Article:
When the dreaded day came that she finally needed inpatient care, however, her hopes were dashed.  Her physician explained to her that he no longer sees hospitalized patients.  Instead she would be under the care of a team of physicians known as hospitalists.  When she arrived, the hospitalist on duty introduced herself and told her that she would be the physician responsible for her care, while colleagues would be responsible during off hours.  Unlike her regular physician, who would have been on hand only once or perhaps twice per day, the hospitalists would always be in house and ready to address her needs.

Mrs. Jones was surprised and disappointed to discover that her primary physician would not be involved in her hospital care.  She had always assumed that she would be able to rely on their longstanding relationship for counsel and support.  She imagined that if she were facing some really important decision, such as whether or not to proceed with a risky operation or how to manage her own end-of-life care, it would make a huge difference to know that she could count on a physician she knew well.  Instead her hospital-based physician was a complete stranger.

Mrs. Jones’ experience is far from unique.  In the past 15 years or so, medicine has seen the birth of hospitalists, a new breed of physicians who care only for hospitalized patients.  There are now over 30,000 hospitalists in the US.  From a patient’s point of view, such physicians offer a number of advantages.  In many hospitals, a specialist in hospital medicine is always on duty, day or night.  Moreover, because such physicians work only in the hospital, they are often more familiar with the hospital’s standard procedures, information systems, and personnel.

It is not difficult to see why hospital medicine might be so attractive to young physicians.  For one thing, it provides them with a high degree of control over their working hours.  They come on and off shift at regular times, and do not bear patient care responsibilities outside these hours.  In addition, they are usually employed by the hospital, which means that they do not need to attend to a host of practice management issues that self-employed physicians confront.  They can also focus on acute-care, in-hospital medicine, avoiding the challenges associated with long-term care of chronic-disease patients.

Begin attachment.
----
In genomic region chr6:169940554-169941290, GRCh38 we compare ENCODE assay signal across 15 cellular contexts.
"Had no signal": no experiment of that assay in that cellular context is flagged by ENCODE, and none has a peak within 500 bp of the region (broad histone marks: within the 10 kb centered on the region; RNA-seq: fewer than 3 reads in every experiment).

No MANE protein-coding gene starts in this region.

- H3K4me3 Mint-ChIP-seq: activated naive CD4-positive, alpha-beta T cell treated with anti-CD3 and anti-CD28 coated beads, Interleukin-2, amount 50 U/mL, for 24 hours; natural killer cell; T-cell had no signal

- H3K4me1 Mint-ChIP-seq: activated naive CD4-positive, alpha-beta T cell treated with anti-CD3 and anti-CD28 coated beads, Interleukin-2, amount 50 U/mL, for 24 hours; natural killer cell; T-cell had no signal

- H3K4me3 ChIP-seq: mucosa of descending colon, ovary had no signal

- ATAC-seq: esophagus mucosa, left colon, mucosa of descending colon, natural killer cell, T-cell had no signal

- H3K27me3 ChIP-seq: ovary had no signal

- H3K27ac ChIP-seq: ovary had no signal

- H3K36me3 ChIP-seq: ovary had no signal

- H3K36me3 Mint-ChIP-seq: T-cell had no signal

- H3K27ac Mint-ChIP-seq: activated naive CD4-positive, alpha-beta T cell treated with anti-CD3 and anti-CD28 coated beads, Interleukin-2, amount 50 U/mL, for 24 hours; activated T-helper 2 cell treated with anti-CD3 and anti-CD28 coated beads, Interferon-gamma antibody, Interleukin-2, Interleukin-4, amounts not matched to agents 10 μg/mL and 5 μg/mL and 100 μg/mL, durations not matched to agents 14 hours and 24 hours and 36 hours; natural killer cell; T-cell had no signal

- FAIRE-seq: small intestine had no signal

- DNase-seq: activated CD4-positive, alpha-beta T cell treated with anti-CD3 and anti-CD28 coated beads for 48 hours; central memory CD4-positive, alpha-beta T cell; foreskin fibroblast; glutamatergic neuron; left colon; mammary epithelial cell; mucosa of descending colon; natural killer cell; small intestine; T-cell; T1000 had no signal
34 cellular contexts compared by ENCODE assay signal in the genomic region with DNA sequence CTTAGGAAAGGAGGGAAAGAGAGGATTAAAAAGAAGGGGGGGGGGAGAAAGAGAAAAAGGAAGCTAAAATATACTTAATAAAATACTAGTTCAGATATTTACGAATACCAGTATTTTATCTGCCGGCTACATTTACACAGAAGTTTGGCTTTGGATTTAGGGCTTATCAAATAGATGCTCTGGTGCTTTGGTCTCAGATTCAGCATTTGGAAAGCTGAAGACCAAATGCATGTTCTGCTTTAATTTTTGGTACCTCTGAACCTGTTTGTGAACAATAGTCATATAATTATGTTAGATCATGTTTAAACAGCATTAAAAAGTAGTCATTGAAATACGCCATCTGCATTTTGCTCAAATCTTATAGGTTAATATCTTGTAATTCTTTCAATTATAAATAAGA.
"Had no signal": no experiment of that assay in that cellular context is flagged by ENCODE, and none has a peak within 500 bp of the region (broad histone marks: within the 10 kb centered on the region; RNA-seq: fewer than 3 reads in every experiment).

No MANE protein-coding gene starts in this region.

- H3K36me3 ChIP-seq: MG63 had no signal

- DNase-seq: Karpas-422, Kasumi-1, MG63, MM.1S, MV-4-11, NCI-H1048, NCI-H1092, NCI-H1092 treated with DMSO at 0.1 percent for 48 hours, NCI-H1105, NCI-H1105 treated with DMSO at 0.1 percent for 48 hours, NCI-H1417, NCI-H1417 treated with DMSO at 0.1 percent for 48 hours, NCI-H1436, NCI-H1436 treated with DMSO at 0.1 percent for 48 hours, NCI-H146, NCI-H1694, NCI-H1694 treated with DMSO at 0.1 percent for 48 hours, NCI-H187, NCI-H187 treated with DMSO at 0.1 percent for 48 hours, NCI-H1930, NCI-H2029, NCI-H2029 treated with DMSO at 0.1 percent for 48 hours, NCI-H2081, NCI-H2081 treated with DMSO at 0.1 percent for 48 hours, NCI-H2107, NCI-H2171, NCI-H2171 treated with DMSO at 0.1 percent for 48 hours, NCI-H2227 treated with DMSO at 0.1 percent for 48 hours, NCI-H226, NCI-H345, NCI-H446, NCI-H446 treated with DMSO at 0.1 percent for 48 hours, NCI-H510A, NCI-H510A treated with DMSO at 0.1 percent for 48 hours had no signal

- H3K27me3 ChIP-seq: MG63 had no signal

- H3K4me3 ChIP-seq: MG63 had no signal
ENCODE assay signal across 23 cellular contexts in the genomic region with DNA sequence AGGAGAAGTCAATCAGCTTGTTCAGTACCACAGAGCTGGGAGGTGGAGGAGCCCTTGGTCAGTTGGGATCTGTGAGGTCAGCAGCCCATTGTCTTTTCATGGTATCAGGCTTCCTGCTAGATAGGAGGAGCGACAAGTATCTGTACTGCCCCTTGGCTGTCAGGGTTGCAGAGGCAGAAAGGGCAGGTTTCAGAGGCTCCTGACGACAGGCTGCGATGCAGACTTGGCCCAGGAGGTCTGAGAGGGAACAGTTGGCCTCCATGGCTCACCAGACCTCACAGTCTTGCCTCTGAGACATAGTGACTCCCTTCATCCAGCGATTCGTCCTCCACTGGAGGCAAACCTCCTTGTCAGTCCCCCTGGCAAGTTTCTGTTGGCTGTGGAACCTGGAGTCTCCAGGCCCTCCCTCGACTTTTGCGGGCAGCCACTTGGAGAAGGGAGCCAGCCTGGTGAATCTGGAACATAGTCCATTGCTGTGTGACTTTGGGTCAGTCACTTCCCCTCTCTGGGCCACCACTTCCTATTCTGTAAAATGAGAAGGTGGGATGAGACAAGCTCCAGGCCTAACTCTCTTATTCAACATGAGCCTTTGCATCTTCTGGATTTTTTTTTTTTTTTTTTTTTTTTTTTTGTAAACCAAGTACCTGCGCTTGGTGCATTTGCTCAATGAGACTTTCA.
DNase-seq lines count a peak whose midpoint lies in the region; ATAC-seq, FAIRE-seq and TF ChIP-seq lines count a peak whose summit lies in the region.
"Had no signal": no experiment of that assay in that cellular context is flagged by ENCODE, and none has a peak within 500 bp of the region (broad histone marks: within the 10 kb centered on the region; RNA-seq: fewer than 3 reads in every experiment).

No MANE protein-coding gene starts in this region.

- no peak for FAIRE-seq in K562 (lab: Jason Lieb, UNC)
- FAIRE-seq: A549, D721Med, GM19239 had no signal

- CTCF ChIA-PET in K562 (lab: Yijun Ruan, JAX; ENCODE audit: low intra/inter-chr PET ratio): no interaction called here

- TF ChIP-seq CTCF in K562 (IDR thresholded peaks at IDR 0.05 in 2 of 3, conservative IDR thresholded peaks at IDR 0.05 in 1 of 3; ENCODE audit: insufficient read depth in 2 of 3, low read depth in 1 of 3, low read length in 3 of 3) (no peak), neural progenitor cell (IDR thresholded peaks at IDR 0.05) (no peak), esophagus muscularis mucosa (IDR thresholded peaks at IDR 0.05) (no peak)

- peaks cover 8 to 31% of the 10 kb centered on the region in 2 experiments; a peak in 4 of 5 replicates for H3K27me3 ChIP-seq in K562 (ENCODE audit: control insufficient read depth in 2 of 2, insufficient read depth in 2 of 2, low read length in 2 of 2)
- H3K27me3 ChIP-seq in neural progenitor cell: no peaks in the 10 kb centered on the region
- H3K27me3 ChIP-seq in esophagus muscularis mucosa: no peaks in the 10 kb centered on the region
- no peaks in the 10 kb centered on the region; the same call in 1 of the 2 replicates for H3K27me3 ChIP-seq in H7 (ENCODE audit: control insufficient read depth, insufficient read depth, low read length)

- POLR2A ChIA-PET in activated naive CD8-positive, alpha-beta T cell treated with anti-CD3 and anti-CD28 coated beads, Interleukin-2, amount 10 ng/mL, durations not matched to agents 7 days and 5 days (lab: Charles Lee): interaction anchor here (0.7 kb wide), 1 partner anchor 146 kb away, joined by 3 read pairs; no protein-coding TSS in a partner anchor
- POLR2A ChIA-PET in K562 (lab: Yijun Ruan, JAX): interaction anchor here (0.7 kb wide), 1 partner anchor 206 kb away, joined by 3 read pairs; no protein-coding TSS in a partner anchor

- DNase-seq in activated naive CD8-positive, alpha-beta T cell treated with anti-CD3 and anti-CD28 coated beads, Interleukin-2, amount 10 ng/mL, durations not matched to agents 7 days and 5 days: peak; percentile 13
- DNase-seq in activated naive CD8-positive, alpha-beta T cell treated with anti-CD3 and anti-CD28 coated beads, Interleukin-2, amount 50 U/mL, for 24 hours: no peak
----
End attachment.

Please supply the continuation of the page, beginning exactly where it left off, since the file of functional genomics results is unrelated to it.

Some non-hospitalist physicians also find the rise of hospital medicine attractive. They do not need to travel to one or more hospitals each day to see patients, which takes considerable time and generates little revenue.  They do not need to work so hard at staying abreast of changes in hospital procedures and technologies, which often vary from institution to institution, as do requirements for acquiring and maintaining hospital medical staff privileges.  And finally, they can focus their energies on outpatient care, avoiding the more acutely life-threatening and complex situations associated with hospitalization.

Continue reading “The Rise of the Hospitalists”

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An old data series got new life, when the Brookings Institution issued a report that compared health care jobs growth versus all other industries.

It’s “a truly astonishing graph,” according to Derek Thompson at The Atlantic. “I knew health care had been the most important driver of national employment over the last few years, but I had never seen the case made so starkly.”

Thompson wasn’t alone in his surprise. (Hopefully, readers of The Health Care Blog would be less astonished.) But lost within the reaction—and even mostly overlooked within the industry—is that not all health care jobs are growing, or at least not growing at the same pace.

Take a look at the following chart. It resembles the Brookings data, with one major change: The hospital employment curve has been separated from all other health care jobs growth.

 

Notice how hospital employment essentially flatlined across 2009—a hard year for the sector, which was still insulated compared to the rest of the economy. But many organizations pared back on staff and sought to cut non-essential services to survive the Great Recession.

Continue reading “Hospitals Lost Jobs Last Month. Should We Be Surprised?”